As we have shown with our Tripadvisor analysis, online customer feedback – whether it’s shared on review sites such as Tripadvisor or Social Media platforms like Facebook and Twitter – can be an extremely rich data source to collect and gauge customer feedback.

No wonder, that the systematic analysis of Social Media activity has gained a lot of traction in market-research circles lately. 

The big benefit: instead of running oftentimes expensive and time-consuming customer surveys to learn about customers’ preferences and tastes, Social Media sites offer thousands, if not millions of customer reviews at one’s fingertips. Free of charge. And constantly updated in real time. 

How is a new product launch being received? Just look up the latest comments on Twitter for that respective brand…

And it’s getting even better.

Using Twitter to predict financial performance

According to a 2019 study by the ANU Research School of Accounting, Twitter data cannot only be used to easily understand customer satisfaction. 

It can also give more accurate profit forecasts for companies in the consumer sector. 

The findings challenge the traditional view from experts that social media chatter is just ‘noise’, that is of no value to financial analysts.

The study used positive and negative sentiment from around 250,000 tweets relating to the top 10 airlines in North America. The result: the more people are tweeting negatively about an airline’s service, including flight delays, food, crew, and luggage, the worse the carrier’s profit forecasts turn out.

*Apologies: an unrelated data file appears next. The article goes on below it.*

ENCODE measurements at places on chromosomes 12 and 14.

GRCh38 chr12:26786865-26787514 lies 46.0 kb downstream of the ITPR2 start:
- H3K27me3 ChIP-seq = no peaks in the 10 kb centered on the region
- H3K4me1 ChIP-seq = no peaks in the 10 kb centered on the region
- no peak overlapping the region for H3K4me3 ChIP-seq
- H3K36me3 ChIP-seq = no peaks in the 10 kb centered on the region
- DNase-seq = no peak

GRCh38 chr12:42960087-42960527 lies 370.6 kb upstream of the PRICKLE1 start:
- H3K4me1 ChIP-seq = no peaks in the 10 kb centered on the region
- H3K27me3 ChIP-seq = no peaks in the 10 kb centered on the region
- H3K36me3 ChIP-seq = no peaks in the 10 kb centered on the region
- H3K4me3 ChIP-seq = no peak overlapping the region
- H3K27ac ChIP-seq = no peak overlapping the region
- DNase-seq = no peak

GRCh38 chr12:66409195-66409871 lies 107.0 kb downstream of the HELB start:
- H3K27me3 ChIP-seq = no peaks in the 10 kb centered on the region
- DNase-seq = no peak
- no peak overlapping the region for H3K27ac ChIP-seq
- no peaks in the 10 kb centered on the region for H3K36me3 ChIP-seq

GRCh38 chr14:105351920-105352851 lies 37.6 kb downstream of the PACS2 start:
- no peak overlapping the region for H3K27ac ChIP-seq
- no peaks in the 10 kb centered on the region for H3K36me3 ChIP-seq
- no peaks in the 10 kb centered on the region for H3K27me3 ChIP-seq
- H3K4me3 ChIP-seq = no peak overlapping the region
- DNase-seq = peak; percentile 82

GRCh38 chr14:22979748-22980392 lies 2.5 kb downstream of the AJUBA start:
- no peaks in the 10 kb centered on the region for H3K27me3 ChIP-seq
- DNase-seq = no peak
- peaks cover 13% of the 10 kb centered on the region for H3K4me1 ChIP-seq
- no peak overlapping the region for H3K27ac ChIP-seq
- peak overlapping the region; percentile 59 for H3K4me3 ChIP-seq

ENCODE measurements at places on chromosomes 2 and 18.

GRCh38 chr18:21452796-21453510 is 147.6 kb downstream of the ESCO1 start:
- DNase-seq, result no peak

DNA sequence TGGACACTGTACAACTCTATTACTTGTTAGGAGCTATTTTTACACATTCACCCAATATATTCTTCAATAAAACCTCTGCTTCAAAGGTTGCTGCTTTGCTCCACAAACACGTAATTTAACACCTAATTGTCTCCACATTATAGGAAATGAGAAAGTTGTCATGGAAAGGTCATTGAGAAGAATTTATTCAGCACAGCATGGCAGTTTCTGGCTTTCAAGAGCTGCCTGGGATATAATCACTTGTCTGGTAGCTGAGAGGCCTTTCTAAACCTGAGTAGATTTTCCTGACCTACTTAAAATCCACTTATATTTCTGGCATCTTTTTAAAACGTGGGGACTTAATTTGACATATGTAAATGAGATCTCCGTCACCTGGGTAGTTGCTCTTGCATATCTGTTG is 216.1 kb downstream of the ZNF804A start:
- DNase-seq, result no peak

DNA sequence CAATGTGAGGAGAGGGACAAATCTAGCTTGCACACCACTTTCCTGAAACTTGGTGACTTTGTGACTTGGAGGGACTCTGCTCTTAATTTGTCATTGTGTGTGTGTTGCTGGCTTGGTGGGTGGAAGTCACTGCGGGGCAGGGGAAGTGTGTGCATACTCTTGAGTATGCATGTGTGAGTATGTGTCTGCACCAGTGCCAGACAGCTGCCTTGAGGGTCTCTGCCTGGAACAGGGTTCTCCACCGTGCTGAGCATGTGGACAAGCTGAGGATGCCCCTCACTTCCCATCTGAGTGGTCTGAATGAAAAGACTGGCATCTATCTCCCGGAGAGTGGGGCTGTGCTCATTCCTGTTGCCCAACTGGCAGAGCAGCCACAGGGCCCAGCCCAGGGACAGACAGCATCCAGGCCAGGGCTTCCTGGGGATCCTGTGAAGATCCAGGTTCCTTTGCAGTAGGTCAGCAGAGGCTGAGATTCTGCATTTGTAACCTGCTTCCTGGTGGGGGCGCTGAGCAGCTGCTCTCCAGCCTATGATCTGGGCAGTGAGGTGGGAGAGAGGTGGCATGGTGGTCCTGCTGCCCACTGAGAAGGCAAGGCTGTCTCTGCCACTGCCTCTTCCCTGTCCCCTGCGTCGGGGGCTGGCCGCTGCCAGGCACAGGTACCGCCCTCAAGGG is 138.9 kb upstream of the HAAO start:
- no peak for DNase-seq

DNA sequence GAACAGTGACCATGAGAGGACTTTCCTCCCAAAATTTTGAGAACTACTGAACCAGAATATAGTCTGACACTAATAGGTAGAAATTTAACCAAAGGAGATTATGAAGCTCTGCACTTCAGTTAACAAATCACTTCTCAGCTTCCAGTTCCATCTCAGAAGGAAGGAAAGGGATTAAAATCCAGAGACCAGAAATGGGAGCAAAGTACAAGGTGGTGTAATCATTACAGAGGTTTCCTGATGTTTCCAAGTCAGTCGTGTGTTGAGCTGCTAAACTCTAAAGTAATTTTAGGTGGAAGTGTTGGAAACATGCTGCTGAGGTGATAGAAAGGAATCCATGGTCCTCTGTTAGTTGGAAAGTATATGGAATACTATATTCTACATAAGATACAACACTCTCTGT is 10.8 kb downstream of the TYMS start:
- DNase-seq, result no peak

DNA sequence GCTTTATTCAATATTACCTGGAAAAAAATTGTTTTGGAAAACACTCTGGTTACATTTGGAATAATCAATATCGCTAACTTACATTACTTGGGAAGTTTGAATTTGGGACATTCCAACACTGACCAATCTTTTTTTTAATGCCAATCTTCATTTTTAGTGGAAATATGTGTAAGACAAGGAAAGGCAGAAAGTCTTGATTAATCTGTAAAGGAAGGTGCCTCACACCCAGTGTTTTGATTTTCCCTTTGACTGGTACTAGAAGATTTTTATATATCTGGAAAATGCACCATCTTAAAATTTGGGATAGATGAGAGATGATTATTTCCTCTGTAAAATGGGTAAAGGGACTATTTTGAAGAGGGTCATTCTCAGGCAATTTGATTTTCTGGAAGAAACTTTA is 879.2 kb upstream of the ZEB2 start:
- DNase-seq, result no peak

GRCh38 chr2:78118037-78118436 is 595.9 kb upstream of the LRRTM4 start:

Vice versa: the more positive tweets, the better the expected profit figures.

This correlation is confirmed by other academic studies (e.g. here) showing that the aggregate opinion from individual tweets successfully predicts a firm’s forthcoming quarterly earnings and returns.

We love unconventional indicators

We find this correlation extremely interesting, because as you know, we always look for new, unconventional indicators to identify the major trends affecting our industry.

And Twitter sentiment might tell us which travel providers will come out of this crisis financially stronger than others.

Let’s test it

We gave it a shot and took a concrete look at recent Twitter sentiment in the airline industry.

We identified all Twitter posts related to a handful of major Western airlines since March 2020 and compared their aggregated sentiment, meaning the tonality in terms of negative vs. positive tweets over time.

Unsurprisingly, the Twitter narrative has been extremely hostile towards airlines since the pandemic found its way around the globe in March.

Between 60 to 80% of all airline tweets tend to be negative in tone.

One major outlier took place at the end of August when several announcements went viral stating that major travel restrictions would likely be lifted and airlines would soon expand their flight schedules (which not turned out to be the case due to the severe uptake in 2nd wave Covid cases across Europe and the US shortly after).

Ranking the worst-performing airlines

But how about the Twitter narrative on airline level? Let’s take a look at the five airlines in our sample with the highest share of negative tweets throughout September.

It turns out – based on all English-speaking tweets over the past four weeks – EasyJet seems to struggle the most with 95% of all tweets being negative.

Hence, they might face the most pessimistic earnings outlook out of all carriers in our sample. 

Of course, more Twitter posts over longer time horizons must be analyzed to come up with more robust results. But who knows, maybe our airline ranking is not too far off from how quarterly earnings will come in for these carriers. 

Let’s play close attention to their next earnings updates and check whether the correlation holds true.

Will keep you updated.

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